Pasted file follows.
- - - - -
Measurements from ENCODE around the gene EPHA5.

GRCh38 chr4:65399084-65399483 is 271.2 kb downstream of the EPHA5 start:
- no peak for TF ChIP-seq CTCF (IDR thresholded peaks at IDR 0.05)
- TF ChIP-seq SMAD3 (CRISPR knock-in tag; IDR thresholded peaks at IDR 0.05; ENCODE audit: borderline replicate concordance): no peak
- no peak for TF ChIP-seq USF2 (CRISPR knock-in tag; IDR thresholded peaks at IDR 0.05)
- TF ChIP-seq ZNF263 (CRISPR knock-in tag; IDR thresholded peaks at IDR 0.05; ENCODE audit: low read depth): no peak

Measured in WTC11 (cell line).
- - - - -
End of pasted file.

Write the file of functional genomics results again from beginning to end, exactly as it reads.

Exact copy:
Measurements from ENCODE around the gene EPHA5.

GRCh38 chr4:65399084-65399483 is 271.2 kb downstream of the EPHA5 start:
- no peak for TF ChIP-seq CTCF (IDR thresholded peaks at IDR 0.05)
- TF ChIP-seq SMAD3 (CRISPR knock-in tag; IDR thresholded peaks at IDR 0.05; ENCODE audit: borderline replicate concordance): no peak
- no peak for TF ChIP-seq USF2 (CRISPR knock-in tag; IDR thresholded peaks at IDR 0.05)
- TF ChIP-seq ZNF263 (CRISPR knock-in tag; IDR thresholded peaks at IDR 0.05; ENCODE audit: low read depth): no peak

Measured in WTC11 (cell line).